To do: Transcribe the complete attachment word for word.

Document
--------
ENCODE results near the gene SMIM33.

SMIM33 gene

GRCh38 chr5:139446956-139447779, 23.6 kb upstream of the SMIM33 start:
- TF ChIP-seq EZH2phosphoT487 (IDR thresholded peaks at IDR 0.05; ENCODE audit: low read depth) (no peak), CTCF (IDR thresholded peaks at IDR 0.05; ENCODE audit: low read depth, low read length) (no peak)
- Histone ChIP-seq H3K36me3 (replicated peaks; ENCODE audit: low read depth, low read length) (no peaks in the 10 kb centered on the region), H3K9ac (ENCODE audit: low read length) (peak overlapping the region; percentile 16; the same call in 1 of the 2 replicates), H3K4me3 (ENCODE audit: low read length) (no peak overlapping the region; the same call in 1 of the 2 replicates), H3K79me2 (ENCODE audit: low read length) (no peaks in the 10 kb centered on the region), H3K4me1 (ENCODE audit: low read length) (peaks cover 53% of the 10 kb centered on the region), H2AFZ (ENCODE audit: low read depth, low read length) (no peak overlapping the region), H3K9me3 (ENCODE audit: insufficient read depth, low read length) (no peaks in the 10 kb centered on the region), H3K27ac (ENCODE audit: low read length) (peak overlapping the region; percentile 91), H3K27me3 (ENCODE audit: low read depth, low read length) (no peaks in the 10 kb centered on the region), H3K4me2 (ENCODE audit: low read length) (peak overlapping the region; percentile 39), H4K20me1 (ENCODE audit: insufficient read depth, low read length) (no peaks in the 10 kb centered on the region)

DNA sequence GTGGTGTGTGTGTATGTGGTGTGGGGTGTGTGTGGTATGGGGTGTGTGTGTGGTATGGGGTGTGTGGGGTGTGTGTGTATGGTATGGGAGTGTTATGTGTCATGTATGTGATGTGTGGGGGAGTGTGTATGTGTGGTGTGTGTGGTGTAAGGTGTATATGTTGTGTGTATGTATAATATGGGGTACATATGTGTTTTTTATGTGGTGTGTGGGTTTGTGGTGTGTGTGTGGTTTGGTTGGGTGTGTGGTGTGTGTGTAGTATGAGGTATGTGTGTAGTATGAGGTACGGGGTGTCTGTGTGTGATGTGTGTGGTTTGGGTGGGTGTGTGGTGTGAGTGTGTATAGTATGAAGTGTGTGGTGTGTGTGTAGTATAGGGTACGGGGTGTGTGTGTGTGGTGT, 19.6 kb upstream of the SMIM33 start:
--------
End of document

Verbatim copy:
ENCODE results near the gene SMIM33.

SMIM33 gene

GRCh38 chr5:139446956-139447779, 23.6 kb upstream of the SMIM33 start:
- TF ChIP-seq EZH2phosphoT487 (IDR thresholded peaks at IDR 0.05; ENCODE audit: low read depth) (no peak), CTCF (IDR thresholded peaks at IDR 0.05; ENCODE audit: low read depth, low read length) (no peak)
- Histone ChIP-seq H3K36me3 (replicated peaks; ENCODE audit: low read depth, low read length) (no peaks in the 10 kb centered on the region), H3K9ac (ENCODE audit: low read length) (peak overlapping the region; percentile 16; the same call in 1 of the 2 replicates), H3K4me3 (ENCODE audit: low read length) (no peak overlapping the region; the same call in 1 of the 2 replicates), H3K79me2 (ENCODE audit: low read length) (no peaks in the 10 kb centered on the region), H3K4me1 (ENCODE audit: low read length) (peaks cover 53% of the 10 kb centered on the region), H2AFZ (ENCODE audit: low read depth, low read length) (no peak overlapping the region), H3K9me3 (ENCODE audit: insufficient read depth, low read length) (no peaks in the 10 kb centered on the region), H3K27ac (ENCODE audit: low read length) (peak overlapping the region; percentile 91), H3K27me3 (ENCODE audit: low read depth, low read length) (no peaks in the 10 kb centered on the region), H3K4me2 (ENCODE audit: low read length) (peak overlapping the region; percentile 39), H4K20me1 (ENCODE audit: insufficient read depth, low read length) (no peaks in the 10 kb centered on the region)

DNA sequence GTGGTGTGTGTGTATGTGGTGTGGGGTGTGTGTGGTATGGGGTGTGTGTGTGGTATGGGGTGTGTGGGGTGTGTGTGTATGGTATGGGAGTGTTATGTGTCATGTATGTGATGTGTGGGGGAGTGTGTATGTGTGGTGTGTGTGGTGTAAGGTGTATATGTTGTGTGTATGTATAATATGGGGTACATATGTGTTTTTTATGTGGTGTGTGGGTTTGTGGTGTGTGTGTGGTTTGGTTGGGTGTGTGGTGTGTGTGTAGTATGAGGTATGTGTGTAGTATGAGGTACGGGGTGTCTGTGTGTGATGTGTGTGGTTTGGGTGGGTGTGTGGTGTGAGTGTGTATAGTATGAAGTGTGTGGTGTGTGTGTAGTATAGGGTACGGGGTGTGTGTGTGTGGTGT, 19.6 kb upstream of the SMIM33 start: